The Art of Printmaking

Understand the Printmaking Process

A few posts ago I introduced 3 different types of printmaking that fine art appraisers look for when identifying prints. I would like to revisit the subject by describing 3 more types to better understand the printmaking process.

Silkscreen/Serigraph – Fabric (usually silk, nylon or polyester) is tightly stretched over a frame. A stencil is made by painting a nonporous blocking material over all portions of the screen that the artist does not want to print, leaving the mesh open where printing is desired. Ink is then mixed along one edge of the screen. With a rubber squeegee, the artist pulls the ink across the screen, forcing ink through the screen in the unblocked areas.

Lastly, The above process can be done for each desired color by cleaning the blocker and making a new stencil. Serigraphs came into common usage as an art form. When an art appraiser is inspecting this type of fine art print, evidence of the steps above will be noted. Check-out a few of Andy Warhol serigraphs or watch the video on printmaking.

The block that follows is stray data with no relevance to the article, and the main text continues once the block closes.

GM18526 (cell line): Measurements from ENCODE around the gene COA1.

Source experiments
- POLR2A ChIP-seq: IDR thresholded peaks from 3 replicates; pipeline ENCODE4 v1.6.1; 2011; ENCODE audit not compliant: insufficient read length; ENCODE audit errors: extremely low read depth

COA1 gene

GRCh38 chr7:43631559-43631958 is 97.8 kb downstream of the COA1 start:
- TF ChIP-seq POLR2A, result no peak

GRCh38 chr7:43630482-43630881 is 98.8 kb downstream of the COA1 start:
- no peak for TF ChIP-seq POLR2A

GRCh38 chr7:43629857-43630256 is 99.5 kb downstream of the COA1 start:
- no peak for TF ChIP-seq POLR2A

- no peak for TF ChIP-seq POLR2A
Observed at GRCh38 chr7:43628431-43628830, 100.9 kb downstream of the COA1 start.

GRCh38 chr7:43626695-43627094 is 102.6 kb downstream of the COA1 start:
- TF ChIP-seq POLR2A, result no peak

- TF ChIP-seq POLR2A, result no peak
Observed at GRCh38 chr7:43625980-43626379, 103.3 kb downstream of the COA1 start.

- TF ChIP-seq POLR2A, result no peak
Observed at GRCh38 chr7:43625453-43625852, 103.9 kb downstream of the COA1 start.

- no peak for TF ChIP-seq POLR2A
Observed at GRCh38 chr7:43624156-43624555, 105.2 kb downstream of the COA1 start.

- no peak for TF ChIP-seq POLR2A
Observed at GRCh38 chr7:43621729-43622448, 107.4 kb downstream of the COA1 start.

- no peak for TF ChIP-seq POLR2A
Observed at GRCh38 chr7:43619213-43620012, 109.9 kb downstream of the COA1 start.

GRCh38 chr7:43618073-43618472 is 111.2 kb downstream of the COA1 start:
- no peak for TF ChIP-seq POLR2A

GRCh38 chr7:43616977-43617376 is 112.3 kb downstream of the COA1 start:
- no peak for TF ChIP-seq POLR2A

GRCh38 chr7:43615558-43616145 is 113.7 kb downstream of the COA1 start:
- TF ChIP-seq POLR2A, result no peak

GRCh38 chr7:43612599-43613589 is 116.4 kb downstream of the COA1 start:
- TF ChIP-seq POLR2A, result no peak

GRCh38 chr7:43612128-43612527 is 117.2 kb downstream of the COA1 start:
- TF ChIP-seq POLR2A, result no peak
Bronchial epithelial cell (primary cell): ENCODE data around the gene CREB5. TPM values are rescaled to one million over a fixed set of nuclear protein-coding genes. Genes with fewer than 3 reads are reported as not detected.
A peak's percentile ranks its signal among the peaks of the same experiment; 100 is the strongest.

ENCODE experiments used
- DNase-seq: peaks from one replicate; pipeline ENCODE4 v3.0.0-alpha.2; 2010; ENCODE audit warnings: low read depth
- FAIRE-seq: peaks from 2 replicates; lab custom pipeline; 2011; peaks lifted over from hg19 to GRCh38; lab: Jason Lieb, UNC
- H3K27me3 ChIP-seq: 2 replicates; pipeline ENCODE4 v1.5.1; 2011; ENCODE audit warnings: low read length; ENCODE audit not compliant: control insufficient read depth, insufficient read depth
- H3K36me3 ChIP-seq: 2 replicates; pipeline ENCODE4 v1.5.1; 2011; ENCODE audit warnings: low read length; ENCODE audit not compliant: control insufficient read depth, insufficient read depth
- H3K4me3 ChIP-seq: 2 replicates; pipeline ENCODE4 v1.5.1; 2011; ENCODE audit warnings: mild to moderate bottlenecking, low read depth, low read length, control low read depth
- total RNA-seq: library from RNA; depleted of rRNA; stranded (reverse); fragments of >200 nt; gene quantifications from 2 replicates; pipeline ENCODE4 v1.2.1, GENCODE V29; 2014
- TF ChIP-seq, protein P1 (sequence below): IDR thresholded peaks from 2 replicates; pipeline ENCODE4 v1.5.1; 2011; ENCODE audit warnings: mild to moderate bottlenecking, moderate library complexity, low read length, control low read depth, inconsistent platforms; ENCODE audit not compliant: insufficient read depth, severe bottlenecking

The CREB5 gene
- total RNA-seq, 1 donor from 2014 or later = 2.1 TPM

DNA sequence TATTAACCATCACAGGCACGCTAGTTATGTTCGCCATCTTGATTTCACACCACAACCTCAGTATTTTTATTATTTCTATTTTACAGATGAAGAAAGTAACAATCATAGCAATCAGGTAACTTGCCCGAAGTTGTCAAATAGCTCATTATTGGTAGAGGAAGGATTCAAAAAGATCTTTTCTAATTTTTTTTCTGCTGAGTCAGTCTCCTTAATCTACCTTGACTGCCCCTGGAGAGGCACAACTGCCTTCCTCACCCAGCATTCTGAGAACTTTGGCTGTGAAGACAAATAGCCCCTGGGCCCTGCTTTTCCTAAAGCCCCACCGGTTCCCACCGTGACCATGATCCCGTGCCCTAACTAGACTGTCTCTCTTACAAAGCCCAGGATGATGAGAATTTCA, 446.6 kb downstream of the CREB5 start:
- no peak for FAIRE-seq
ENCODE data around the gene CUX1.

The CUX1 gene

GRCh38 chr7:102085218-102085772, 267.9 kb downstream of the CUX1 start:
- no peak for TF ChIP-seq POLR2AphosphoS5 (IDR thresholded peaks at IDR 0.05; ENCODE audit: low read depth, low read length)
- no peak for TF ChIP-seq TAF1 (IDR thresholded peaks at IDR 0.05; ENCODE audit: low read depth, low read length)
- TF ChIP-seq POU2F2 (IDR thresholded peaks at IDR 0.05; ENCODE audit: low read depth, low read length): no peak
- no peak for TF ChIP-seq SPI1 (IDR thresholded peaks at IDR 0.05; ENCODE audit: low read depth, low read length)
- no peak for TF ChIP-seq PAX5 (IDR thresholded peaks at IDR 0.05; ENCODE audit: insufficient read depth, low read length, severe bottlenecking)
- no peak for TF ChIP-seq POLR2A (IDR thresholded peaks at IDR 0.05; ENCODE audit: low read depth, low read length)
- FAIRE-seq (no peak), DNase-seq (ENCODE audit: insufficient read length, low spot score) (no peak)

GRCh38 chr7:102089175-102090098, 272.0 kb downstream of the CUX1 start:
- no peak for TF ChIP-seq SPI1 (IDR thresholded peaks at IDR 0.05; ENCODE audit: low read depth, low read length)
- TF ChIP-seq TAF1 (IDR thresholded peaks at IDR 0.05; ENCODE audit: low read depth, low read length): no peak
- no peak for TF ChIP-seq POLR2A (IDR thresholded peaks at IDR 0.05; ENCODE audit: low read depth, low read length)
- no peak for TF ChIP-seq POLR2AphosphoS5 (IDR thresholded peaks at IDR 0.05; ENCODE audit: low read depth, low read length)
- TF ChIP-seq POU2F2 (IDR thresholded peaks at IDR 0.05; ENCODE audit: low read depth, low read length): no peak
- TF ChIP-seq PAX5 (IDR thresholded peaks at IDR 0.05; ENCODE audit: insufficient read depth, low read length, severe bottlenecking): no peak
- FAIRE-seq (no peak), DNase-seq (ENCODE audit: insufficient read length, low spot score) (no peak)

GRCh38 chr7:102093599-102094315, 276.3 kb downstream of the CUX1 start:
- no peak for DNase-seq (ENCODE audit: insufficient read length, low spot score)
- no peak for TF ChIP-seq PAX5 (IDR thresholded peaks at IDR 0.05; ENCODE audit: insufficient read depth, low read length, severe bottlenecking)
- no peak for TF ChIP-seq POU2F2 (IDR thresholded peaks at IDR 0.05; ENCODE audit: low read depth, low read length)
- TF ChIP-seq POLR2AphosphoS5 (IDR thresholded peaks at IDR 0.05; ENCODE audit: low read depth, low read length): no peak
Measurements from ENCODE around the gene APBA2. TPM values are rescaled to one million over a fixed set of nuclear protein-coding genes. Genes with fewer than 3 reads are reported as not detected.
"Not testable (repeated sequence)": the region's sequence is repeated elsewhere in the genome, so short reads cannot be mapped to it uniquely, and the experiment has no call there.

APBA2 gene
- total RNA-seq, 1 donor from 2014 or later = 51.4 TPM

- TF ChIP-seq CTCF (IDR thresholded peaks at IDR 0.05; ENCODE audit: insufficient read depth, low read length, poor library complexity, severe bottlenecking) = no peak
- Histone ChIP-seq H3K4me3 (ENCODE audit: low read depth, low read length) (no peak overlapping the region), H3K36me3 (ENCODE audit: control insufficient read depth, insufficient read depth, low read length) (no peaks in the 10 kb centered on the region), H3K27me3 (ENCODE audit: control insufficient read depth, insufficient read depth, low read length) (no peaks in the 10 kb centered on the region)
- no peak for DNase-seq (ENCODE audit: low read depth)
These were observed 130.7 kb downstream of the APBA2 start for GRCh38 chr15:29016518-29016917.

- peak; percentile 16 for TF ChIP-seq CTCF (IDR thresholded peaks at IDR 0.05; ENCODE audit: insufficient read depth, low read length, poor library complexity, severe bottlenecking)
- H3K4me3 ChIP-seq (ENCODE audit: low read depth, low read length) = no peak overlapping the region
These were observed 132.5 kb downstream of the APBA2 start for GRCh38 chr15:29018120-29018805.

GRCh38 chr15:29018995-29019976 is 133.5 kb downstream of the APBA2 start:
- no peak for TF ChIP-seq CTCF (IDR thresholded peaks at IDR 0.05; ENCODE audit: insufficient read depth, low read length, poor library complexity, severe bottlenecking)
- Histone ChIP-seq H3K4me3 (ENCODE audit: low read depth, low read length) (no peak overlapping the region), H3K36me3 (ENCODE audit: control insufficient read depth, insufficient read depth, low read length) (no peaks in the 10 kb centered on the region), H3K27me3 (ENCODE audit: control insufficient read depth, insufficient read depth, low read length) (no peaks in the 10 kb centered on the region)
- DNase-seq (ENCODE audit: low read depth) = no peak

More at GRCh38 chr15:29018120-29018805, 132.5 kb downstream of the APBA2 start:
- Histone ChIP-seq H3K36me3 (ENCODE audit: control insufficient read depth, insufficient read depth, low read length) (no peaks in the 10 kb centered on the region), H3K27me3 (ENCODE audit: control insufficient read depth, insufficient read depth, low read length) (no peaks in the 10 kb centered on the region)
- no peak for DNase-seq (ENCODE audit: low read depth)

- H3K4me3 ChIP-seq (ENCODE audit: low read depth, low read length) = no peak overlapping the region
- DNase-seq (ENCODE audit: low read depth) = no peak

The more you know…

Digital Prnting (Giclee) – This print type began in early 1990s and can only be used to print one at a time. This process uses an Iris printer and computer to spray ink directly onto watercolor paper. The computer ensures accuracy and color matching. The artist can print just one or a limited edition which includes defined amount of prints.

Offset Prints – This is a photomechanical printing process in which an original in one medium (oil or watercolor) is photographed. Four-color printing plates are made from the photograph. The plate passes through the press mixing red, yellow, blue, and black dots that visually mimic the original. Considered a copy image and can be printed by the thousands without any change to the plate. Can be called open editions or can be limited editions if controlled by the artist.

Another point to keep in mind, if a print is numbered the first number is the edition and the second is the edition size, for example 15/150. A lower edition size would lead to the conclusion of higher value as opposed to a high edition size such as 15/1000 which could be seen as a photomechanical copy of lesser value.

Understanding the Printmaking Process you will make you a better informed collector. You will also be able to discuss your print with an appraiser. Have questions about your print? We’d be happy to help, give us a call.

Leave a Reply

Your email address will not be published. Required fields are marked *